George Preston Marshall would cry if he saw what goes on during football Sundays in Dixie these days—and in the Dixie Grill.
From the time he moved the franchise here from Boston in 1937, Marshall—the legendary and long-dead patriarch of the Washington Redskins—did everything he could to make the Redskins the team of the South. In an effort to exploit the league’s largest region of influence, he barnstormed players throughout Southern states in the offseason and broadcast Skins games on radio and television there when no other pro team was doing it. At one time, he even amended the last line of “Hail to the Redskins” (written by his wife) from “Fight for old D.C.!” to “Fight for old Dixie!”
The Marshall Plan had a dark side as well; it’s no coincidence that the Redskins were the last team in pro football to break the race barrier in 1961. It was all part of Marshall’s effort to maximize his team’s appeal to good ol’ sports fans in the South. Integration only came because the Redskins were threatened with eviction from then-D.C. Stadium by its landlord, the federal government.
Virtuous or not, Marshall’s marketing strategy was still paying dividends well after his earthly departure; until the Atlanta Falcons got a new dome and Neon Deion a few years ago, the Redskins brought in more fans during visits to the Georgia capital than the home team.
But the fealty of the lower latitudes has ebbed. The Redskins’ ongoing run of ineptitude has provided the hearts of football fans south of the Mason-Dixon line the opportunity to wander. Couple the erosion of the Skins’ fortunes with the NFL’s decision to forgo Baltimore and place an expansion franchise in Charlotte, N.C., and Dixie expatriates have a new darling.
“My dad and everybody I know has always been a big Redskins fan. And I was a big Redskins fan my whole life. But I’m a Panthers fan now,” concedes Griff Hathaway, a Charlotte native now teaching politics at American University.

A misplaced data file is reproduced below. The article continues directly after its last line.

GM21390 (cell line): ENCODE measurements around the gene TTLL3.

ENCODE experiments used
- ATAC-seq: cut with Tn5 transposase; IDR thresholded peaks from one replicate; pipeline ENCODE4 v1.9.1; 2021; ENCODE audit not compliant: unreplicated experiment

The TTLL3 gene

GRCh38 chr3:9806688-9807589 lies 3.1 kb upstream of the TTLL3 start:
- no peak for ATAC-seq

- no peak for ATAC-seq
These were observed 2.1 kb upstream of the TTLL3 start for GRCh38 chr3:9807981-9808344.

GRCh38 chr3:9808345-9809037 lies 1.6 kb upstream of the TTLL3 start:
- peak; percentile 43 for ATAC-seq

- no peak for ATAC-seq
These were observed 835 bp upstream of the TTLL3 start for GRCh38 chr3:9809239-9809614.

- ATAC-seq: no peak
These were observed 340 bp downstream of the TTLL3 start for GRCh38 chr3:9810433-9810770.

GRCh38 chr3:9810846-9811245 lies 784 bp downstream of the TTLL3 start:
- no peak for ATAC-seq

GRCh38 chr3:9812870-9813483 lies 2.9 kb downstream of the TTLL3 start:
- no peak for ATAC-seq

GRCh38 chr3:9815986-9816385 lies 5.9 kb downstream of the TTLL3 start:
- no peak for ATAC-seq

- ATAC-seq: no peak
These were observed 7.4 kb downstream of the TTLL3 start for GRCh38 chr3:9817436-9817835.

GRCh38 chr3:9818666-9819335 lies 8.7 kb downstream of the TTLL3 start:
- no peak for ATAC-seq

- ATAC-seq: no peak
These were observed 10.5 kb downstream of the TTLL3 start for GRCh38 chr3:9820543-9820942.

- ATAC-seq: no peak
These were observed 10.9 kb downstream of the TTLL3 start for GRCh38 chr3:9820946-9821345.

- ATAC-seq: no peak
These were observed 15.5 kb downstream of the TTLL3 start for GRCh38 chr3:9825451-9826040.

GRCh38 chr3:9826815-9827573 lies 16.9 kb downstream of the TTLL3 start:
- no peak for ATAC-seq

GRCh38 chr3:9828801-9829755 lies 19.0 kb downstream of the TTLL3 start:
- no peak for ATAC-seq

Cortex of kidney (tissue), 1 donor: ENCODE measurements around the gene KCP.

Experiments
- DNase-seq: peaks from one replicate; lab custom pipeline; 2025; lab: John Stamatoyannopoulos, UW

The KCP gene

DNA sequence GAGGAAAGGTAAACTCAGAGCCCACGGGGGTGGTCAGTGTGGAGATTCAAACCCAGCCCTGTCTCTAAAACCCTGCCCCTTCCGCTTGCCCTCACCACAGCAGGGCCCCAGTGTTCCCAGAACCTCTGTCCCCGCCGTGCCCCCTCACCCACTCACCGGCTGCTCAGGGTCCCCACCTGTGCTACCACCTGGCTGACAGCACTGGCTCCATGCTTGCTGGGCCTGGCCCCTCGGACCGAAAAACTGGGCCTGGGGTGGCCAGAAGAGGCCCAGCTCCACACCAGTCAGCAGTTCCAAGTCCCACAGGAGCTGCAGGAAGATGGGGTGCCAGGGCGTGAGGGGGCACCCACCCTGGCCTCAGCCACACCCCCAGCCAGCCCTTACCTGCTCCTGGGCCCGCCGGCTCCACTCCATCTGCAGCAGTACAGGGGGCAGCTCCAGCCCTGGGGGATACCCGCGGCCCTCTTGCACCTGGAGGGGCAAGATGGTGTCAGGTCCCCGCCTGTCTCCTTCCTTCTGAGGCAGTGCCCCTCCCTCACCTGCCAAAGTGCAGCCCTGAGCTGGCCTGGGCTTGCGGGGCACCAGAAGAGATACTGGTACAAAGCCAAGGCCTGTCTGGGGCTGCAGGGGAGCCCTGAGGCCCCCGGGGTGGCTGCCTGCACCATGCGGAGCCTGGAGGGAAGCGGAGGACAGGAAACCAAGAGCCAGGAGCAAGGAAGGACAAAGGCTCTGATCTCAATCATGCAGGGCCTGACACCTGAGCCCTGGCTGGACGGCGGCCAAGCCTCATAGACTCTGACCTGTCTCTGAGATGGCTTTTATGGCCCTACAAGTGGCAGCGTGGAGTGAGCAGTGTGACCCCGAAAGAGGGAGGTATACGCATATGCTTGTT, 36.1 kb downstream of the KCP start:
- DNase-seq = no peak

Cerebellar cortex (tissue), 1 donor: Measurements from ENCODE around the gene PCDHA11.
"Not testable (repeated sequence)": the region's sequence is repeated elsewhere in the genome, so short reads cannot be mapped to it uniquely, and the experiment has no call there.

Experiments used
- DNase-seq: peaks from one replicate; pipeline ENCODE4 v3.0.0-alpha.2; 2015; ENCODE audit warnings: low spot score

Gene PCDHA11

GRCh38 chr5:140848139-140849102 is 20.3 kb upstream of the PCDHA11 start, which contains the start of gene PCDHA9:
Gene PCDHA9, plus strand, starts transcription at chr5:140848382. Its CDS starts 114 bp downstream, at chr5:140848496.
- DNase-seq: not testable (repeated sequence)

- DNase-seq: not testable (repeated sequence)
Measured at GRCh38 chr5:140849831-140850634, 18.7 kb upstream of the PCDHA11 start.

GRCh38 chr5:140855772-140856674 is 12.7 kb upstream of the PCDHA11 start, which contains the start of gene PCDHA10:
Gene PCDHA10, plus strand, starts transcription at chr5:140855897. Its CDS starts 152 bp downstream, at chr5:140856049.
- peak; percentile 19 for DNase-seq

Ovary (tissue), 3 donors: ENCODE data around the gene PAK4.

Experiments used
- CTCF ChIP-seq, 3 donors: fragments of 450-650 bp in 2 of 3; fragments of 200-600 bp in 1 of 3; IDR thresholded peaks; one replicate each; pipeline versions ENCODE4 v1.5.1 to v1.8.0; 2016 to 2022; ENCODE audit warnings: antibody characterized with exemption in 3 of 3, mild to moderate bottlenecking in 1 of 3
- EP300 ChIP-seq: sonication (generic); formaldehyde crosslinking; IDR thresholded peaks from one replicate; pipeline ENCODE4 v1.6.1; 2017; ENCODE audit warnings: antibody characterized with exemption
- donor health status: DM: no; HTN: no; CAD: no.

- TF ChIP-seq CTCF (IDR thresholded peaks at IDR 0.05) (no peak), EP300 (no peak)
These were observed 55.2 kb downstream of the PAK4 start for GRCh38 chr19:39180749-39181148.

Concurrent with amending his football allegiance, Hathaway has become a regular of the first-name-only variety at the Dixie Grill. He and many others have been sucked in by the promotional ploys of another wayward Redskins rooter, Mike Curtin. Curtin is general manager of the 10th Street NW joint, across the street from Ford’s Theater. He has implemented a marketing strategy that aims to do away with whatever vestiges of the Marshall Plan remain among the D.C. area’s transplanted Southerners.
Last summer, before the new team had played a game, Curtin made what at the time seemed like a dubious decision to trumpet his bar as the “official” D.C. outpost for Carolina Panthers fans. The proliferation of satellite technology has allowed watering holes everywhere to select franchises to pledge allegiance to—but an expansion team? Doesn’t Curtin remember the Tampa Bay Buccaneers? Even with the thematic connection to his restaurant, his resolve to pin his Sunday afternoon cash flow to the fortunes of the newly hatched Panthers seemed about as risky as jumping on Lamar Alexander’s presidential bandwagon.
“I guess I was kind of tired of hearing only about the Redskins my whole life,” explains Curtin, who grew up in Potomac in a family of season-ticket holders. “Around D.C., whatever is happening with the Redskins is all that matters in the world. The local news here is like, ‘Missiles have left Russia, but first we’re going to go out to Redskin Park to check on the condition of the kicker!’ This was a chance to do something different, to get in on the ground floor of something new.”